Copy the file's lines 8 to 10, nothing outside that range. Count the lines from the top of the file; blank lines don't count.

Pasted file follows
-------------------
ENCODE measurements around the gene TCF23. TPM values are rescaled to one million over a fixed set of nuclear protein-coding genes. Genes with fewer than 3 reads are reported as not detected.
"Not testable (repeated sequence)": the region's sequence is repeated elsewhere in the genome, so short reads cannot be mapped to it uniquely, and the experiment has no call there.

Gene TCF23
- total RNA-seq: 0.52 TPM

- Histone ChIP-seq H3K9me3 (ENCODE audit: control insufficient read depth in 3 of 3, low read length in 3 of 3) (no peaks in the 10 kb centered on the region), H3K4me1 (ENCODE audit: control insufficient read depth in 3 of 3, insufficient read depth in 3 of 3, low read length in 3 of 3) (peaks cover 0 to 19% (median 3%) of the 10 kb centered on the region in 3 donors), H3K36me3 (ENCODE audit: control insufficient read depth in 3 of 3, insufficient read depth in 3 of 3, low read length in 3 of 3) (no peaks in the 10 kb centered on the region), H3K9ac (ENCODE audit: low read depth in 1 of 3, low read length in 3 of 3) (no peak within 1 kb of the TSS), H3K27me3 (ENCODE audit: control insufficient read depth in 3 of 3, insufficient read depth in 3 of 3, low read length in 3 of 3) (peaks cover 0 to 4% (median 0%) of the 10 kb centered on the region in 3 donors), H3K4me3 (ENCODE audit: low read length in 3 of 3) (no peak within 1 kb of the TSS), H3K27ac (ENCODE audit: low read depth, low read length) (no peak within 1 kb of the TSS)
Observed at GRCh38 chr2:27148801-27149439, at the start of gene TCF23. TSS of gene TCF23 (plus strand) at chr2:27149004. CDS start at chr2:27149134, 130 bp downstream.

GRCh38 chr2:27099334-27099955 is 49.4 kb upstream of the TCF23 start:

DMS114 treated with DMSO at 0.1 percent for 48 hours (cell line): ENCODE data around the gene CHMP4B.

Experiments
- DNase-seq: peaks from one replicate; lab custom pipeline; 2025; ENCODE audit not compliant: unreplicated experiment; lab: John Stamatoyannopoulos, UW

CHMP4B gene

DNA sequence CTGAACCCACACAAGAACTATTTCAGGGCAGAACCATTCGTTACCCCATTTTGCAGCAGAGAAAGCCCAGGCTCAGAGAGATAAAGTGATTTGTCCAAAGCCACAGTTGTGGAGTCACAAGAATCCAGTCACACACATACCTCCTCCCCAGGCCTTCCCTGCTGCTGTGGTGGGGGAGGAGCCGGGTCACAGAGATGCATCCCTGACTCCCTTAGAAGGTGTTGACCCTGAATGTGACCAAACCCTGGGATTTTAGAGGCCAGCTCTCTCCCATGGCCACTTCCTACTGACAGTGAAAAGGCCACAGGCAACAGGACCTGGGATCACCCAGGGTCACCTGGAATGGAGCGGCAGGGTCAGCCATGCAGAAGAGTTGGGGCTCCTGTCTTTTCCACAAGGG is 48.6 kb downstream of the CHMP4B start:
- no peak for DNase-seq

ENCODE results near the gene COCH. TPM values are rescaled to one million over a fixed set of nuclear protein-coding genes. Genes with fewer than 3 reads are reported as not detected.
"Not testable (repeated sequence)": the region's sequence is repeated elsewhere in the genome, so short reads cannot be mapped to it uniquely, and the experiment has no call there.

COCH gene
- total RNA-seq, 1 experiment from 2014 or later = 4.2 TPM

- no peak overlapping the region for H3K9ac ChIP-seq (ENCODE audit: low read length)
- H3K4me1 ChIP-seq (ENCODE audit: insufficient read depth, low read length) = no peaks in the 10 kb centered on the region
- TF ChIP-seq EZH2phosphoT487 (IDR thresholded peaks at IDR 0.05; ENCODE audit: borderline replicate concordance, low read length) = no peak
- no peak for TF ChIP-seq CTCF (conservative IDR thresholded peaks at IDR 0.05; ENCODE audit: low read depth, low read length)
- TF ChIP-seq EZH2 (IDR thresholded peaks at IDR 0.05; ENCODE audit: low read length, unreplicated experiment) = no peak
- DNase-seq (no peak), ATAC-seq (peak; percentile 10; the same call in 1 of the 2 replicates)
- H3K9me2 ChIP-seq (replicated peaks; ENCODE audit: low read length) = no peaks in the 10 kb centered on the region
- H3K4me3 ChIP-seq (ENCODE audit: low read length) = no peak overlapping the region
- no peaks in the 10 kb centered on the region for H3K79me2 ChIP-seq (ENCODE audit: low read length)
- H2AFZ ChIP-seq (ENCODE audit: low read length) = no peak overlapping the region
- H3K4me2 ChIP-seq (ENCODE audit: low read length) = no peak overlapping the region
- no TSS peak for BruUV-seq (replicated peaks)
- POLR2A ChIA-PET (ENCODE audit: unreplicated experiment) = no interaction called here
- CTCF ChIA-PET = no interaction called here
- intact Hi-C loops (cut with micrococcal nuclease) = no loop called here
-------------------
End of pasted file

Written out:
DMS114 treated with DMSO at 0.1 percent for 48 hours (cell line): ENCODE data around the gene CHMP4B.

Experiments
- DNase-seq: peaks from one replicate; lab custom pipeline; 2025; ENCODE audit not compliant: unreplicated experiment; lab: John Stamatoyannopoulos, UW